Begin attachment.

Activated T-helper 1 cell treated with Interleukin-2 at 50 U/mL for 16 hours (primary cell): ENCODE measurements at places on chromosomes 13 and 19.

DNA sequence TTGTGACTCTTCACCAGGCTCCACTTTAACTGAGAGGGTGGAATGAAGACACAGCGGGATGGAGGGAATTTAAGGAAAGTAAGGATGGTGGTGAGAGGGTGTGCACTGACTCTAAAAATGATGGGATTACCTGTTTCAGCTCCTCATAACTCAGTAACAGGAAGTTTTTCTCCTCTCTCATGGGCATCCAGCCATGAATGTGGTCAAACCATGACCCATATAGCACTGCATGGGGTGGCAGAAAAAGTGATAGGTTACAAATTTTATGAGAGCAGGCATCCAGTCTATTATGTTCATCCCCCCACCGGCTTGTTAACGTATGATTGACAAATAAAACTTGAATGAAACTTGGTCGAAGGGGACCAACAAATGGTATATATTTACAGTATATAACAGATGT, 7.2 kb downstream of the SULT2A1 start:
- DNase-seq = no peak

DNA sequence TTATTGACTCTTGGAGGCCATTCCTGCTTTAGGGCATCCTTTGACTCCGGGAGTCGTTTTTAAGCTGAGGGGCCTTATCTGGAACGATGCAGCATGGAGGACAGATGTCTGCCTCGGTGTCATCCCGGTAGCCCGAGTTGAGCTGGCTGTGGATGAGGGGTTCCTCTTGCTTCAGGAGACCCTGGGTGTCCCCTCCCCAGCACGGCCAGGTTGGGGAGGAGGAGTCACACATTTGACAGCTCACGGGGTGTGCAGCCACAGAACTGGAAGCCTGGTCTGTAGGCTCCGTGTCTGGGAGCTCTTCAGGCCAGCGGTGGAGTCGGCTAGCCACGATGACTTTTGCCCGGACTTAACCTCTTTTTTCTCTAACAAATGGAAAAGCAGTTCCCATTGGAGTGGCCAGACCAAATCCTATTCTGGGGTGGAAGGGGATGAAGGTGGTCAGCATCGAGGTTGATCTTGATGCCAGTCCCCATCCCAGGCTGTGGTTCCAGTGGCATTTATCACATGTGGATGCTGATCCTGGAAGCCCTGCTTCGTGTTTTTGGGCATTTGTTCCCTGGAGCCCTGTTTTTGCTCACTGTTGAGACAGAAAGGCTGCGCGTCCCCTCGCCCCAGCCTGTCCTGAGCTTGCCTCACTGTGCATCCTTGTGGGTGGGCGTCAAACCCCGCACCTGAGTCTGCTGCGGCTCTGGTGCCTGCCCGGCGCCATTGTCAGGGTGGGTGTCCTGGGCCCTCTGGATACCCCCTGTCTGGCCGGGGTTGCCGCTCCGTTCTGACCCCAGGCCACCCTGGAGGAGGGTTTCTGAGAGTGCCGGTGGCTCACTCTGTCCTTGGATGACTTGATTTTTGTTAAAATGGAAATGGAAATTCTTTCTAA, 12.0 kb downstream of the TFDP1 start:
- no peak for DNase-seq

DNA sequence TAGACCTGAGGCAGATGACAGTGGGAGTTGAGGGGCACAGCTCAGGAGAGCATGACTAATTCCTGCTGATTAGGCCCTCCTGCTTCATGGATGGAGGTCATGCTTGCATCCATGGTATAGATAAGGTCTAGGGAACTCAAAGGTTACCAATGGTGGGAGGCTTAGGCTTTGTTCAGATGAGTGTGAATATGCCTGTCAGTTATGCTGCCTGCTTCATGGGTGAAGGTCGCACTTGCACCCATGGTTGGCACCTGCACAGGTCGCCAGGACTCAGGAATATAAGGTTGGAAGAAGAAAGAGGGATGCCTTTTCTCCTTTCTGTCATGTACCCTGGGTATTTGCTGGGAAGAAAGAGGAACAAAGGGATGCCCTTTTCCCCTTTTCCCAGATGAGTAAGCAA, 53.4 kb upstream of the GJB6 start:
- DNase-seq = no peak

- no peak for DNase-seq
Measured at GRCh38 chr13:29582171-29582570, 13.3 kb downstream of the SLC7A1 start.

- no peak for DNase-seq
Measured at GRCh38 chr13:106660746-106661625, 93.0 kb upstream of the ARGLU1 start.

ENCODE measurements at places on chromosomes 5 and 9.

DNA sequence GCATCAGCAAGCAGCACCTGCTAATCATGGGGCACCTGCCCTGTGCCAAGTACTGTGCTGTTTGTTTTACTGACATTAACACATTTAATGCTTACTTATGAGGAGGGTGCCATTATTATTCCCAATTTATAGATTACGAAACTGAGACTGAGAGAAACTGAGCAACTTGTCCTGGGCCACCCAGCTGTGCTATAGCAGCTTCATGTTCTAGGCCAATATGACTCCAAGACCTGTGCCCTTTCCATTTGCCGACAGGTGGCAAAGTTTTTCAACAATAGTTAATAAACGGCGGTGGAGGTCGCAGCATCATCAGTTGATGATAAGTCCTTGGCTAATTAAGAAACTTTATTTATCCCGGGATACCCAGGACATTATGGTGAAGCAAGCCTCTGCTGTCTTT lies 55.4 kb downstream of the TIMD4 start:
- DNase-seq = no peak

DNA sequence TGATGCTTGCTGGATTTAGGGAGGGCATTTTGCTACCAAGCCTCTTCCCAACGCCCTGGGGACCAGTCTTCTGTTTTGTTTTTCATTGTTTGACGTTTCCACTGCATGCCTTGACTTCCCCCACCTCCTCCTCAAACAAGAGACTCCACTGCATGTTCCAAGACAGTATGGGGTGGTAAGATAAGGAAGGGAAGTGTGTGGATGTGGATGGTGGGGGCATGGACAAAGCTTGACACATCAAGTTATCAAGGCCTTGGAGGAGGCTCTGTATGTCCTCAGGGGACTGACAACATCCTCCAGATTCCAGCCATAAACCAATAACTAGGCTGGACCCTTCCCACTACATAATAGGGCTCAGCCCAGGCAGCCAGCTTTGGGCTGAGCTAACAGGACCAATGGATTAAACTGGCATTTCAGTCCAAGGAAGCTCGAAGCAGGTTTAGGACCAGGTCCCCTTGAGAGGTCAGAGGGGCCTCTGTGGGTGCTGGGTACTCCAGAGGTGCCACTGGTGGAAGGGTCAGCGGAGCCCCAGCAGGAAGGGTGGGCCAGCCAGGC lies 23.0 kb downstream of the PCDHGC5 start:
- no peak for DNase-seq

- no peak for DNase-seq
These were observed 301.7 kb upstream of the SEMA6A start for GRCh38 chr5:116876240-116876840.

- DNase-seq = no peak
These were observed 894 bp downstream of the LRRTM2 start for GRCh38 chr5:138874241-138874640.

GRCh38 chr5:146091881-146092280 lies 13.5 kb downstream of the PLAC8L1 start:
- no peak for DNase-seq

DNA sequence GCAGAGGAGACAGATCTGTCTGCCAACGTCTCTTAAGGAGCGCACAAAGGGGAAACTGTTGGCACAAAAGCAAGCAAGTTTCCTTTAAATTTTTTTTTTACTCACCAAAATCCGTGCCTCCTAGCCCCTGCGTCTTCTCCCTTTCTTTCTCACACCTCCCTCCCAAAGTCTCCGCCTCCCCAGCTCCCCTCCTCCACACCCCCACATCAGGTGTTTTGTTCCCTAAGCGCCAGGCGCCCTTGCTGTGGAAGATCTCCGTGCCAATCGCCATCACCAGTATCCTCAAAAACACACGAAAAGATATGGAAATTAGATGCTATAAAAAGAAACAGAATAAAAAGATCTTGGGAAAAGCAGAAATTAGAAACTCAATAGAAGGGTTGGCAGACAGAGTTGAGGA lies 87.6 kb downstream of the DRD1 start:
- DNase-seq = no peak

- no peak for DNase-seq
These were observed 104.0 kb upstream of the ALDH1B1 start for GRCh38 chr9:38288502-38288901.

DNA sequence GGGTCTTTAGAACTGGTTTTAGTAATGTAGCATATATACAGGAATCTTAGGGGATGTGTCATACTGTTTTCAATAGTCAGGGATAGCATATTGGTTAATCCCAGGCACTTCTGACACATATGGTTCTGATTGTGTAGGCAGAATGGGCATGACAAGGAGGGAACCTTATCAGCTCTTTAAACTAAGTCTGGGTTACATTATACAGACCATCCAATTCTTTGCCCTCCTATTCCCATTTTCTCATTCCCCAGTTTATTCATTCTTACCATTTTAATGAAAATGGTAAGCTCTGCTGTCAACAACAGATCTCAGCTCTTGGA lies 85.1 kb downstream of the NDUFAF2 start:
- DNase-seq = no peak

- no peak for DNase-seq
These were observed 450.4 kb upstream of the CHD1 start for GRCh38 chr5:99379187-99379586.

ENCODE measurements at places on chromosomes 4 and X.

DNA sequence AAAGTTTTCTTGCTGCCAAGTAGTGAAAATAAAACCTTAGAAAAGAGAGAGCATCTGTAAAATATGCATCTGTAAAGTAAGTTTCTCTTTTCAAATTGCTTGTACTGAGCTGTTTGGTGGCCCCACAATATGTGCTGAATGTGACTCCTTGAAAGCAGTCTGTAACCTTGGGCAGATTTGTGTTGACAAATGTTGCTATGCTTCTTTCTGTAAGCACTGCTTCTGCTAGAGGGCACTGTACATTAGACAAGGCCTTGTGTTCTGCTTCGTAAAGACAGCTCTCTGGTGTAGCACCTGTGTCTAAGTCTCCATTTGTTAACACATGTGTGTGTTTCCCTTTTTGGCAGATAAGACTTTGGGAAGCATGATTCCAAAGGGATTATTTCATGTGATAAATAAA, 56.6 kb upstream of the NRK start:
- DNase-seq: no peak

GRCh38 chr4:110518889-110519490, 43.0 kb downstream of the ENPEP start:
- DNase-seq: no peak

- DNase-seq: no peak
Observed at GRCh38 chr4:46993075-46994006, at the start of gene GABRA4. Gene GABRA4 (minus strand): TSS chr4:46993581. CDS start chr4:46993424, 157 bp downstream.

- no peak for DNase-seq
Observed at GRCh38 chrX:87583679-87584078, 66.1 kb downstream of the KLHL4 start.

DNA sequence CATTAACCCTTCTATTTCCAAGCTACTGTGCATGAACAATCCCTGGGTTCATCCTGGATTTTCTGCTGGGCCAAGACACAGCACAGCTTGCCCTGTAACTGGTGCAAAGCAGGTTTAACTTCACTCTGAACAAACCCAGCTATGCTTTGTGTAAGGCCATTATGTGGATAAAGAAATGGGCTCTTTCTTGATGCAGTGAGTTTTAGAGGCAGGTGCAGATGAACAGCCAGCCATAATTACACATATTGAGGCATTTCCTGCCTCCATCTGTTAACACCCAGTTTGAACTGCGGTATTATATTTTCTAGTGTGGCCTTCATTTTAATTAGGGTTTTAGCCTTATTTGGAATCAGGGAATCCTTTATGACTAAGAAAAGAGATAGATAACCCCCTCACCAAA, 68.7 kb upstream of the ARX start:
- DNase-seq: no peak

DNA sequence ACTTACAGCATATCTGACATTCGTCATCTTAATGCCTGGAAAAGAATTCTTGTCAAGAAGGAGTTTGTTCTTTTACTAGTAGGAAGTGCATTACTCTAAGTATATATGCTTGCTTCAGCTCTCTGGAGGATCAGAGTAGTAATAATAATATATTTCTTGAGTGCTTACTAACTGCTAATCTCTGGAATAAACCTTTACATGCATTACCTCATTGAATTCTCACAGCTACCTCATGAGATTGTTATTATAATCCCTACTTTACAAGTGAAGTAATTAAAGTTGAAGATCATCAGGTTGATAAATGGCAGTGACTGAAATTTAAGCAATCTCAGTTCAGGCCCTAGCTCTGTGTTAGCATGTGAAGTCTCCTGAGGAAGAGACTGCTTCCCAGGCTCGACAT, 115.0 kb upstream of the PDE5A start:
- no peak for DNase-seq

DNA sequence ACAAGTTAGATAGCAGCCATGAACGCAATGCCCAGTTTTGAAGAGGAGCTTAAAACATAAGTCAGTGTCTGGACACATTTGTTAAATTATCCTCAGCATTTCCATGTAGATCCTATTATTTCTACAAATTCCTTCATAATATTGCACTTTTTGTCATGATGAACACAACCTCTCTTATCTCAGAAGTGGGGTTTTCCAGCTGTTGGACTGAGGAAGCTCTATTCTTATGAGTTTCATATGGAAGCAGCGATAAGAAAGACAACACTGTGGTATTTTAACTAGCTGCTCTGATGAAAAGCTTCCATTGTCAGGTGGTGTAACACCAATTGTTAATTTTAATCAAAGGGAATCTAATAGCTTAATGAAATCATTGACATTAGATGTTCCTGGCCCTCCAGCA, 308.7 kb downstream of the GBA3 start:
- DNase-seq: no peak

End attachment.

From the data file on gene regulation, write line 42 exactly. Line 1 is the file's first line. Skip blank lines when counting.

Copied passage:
DNA sequence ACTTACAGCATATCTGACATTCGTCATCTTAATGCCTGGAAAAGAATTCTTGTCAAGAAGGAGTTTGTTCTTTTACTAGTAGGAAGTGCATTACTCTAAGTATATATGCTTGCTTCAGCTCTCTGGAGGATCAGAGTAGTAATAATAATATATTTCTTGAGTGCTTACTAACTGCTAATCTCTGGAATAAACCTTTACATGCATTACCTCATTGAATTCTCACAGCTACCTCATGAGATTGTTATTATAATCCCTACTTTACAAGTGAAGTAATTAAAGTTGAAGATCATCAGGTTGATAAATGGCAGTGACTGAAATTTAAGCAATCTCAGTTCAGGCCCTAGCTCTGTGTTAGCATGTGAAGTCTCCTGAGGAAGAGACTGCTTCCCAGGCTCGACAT, 115.0 kb upstream of the PDE5A start: